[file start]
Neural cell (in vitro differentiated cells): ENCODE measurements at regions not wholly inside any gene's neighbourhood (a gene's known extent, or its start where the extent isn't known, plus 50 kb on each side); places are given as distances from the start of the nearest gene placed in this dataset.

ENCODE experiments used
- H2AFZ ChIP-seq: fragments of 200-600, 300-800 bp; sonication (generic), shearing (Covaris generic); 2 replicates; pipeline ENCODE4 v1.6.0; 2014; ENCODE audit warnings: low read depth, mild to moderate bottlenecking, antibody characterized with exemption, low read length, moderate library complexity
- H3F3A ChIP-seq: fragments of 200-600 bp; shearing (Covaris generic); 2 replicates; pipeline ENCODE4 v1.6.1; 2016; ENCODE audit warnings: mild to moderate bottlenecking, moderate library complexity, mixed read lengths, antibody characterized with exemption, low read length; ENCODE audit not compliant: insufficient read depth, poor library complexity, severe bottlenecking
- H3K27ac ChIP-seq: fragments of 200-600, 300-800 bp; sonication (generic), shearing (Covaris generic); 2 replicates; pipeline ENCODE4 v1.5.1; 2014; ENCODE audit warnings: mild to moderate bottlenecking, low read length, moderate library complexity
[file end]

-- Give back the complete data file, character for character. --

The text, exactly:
Neural cell (in vitro differentiated cells): ENCODE measurements at regions not wholly inside any gene's neighbourhood (a gene's known extent, or its start where the extent isn't known, plus 50 kb on each side); places are given as distances from the start of the nearest gene placed in this dataset.

ENCODE experiments used
- H2AFZ ChIP-seq: fragments of 200-600, 300-800 bp; sonication (generic), shearing (Covaris generic); 2 replicates; pipeline ENCODE4 v1.6.0; 2014; ENCODE audit warnings: low read depth, mild to moderate bottlenecking, antibody characterized with exemption, low read length, moderate library complexity
- H3F3A ChIP-seq: fragments of 200-600 bp; shearing (Covaris generic); 2 replicates; pipeline ENCODE4 v1.6.1; 2016; ENCODE audit warnings: mild to moderate bottlenecking, moderate library complexity, mixed read lengths, antibody characterized with exemption, low read length; ENCODE audit not compliant: insufficient read depth, poor library complexity, severe bottlenecking
- H3K27ac ChIP-seq: fragments of 200-600, 300-800 bp; sonication (generic), shearing (Covaris generic); 2 replicates; pipeline ENCODE4 v1.5.1; 2014; ENCODE audit warnings: mild to moderate bottlenecking, low read length, moderate library complexity